Posted by: kkelsey on 7/25/2014

This piece by Laura Barrett is re-posted from Shelterforce's online newsblog,

Left, right or center, few dispute that our criminal justice system is broken. But two new and thrilling victories this month are giving real hope to activists who want more effective and humane crimes policies. 

Posted by: Gordon on 7/22/2014
Meeting with sheriff Tom Dart in Chicago July 21
Fro many, jail is one of the few places where they can access mental health services in Cook County according to Sheriff Tom Dart, Gamaliel Metro Chicago, Southwest Organizing Project, and Community Renewal Society

When 1,000 people gathered Monday night to ask Cook County Sheriff Tom Dart to help them create a new system to deliver mental health care to youth, undocumented immigrants, formerly incarcerated people and other Southwest Side residents he had a simple answer: "I cannot support your plans strongly enough."

"I truly don’t know which system is more broken our immigration system or our criminal justice system," Dart told leaders of Gamaliel of Metro Chicago, the Southwest Organizing Project, and Community Renewal Society. "The way we treat people with mental illness is an embarrassment--there rae no plans for people with mental illness other than what the sheriff provides. And frankly I’m not supposed to be doing that. I’m just supposed to lock peole up, apparently."

To a standing ovation, Dart and leaders from the three organizations agreed to a vision to plan for peace hubs, centers that would connect Southwest Side residents to services, counseling and even education and job training programs. The hubs are an ambitious vision to provide all of those forms of support. Public funding is needed to create the hubs.

The proposal is to use the Affordable Care Act and reallocate city and state funds to provide mental health support services to initially 75 persons by creating community-based mental health centers, or hubs, to serve as diversion and re-entry alternatives to incarceration. The Hubs will also offer comprehensive restorative justice and prevention as a means of reducing violence and creating new life directions for hundred of other struggling youth and young adults on the south and southwest side of Chicago.

Dart is actually a national leader in the area of providing mental health care inside the jail. His office estimates that on any given day, at least 30 percent of the inmates at Cook County Jail--some 3,000 people--suffer from mental illness. Many are there for committing minor crimes, Dart says.

“The funds that should be used to provide community treatment and youth support services are now tied up incarcerating nonviolent persons who suffer from mental health and addiction,” said Dr. Alvin Love of the Gamaliel African American Organizing Table. “We can eliminate violence and provide a just and compassionate alternative if our communities are allowed to care for our own.”

This was the first public meeting organized by the Parish Peace Project, a joint Initiative of GMC, the Catholic Archdiocese of Chicago, and local community organizations including the Southwest Organizing Project, to develop Latino young adult leadership in the church and address the violence that plagues Chicago.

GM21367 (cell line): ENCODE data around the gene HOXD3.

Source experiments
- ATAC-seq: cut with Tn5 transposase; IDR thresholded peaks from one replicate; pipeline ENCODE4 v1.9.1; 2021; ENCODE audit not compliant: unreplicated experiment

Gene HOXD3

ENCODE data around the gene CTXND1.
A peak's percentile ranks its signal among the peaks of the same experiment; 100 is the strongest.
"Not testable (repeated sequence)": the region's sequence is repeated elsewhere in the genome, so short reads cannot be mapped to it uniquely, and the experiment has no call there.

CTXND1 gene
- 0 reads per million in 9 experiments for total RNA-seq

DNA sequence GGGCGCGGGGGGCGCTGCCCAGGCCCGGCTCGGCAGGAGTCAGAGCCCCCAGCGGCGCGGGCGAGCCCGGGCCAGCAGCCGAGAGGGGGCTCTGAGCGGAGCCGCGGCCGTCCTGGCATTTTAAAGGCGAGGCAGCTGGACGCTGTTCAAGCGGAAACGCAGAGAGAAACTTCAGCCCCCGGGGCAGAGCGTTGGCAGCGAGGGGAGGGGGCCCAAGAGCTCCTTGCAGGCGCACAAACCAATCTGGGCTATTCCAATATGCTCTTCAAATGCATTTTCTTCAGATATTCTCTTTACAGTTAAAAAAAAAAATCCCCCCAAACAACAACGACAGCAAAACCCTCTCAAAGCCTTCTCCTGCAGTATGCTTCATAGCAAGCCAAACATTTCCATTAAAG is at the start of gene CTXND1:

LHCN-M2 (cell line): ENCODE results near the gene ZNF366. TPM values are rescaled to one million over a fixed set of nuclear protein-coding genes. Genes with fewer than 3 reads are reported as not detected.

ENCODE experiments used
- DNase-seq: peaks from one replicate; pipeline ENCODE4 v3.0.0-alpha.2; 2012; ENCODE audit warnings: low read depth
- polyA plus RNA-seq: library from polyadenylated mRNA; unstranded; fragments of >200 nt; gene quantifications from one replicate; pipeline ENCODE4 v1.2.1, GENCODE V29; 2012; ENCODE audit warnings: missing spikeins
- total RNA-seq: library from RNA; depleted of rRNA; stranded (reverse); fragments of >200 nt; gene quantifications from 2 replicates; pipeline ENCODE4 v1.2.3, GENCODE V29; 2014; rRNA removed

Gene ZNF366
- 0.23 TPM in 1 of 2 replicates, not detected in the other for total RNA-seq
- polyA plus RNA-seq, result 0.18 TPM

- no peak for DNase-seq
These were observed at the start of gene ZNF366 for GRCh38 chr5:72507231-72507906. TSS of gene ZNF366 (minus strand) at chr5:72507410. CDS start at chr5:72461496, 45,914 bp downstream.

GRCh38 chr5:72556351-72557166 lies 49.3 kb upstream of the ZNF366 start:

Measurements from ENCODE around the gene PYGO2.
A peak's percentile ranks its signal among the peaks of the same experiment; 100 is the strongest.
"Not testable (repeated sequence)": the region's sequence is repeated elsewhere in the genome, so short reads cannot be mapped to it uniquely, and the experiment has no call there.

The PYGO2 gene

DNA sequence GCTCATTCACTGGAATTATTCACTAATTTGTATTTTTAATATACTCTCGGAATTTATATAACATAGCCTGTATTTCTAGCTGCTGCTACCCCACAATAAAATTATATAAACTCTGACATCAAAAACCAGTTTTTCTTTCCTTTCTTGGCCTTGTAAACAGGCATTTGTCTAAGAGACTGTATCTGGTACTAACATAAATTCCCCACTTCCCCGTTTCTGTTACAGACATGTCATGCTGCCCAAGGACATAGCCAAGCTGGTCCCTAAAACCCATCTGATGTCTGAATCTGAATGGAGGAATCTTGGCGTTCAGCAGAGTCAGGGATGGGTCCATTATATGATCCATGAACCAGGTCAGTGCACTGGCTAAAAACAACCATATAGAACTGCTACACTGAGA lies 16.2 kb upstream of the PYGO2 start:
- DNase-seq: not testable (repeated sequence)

Next week the Project in conjunction with partner Community Renewal Society will meet with Cook County Board President Toni Preckwinkle to ask her to sign on to the vision of peace hubs.
Posted by: Gordon on 7/15/2014
Faith Coalition news conference
Pastor Silas Johnson of Faith Coalition spoke at a news conference to announce a new ombudsman to ensure people of color in Springfield get a fair price for homes in the area slated for redevelopment when high-speed rail comes to town.

Faith Coalition for the Common Good (FCCG), the Springfield, Illinois-based Gamaliel affiliate, has gotten the city to hire an ombudsman as part of the Rail Community Benefits Agreement (CBA) for a major rail consolidation project.

The ombudsman will help those owners and renters relocated by rail construction to receive a fair amount for their properties. "FCCG pushed for the ombudsman," said Shelly Heideman, FCCG Executive Director, "and we organized for them to pick one of the persons we recommended." Retired associate judge Theodis Lewis will fill the role.

In addition to relocation assistance, the Rail CBA’s 5-point platform includes local jobs with equal opportunity for employment, economic development, funding for job training, and citizen-led monitoring of transportation infrastructure projects.

The next step for FCCG is to push the federal government to update women and minority hiring regulations. Current requirements from 1979 are far below those set forth by the Rail CBA. FCCG is sending letters of support from local decision makers to the Federal Department of Labor and President Obama, and will be attending an August 14th statewide public meeting in East St. Louis to ask Governor Quinn and Senator Durbin for their support.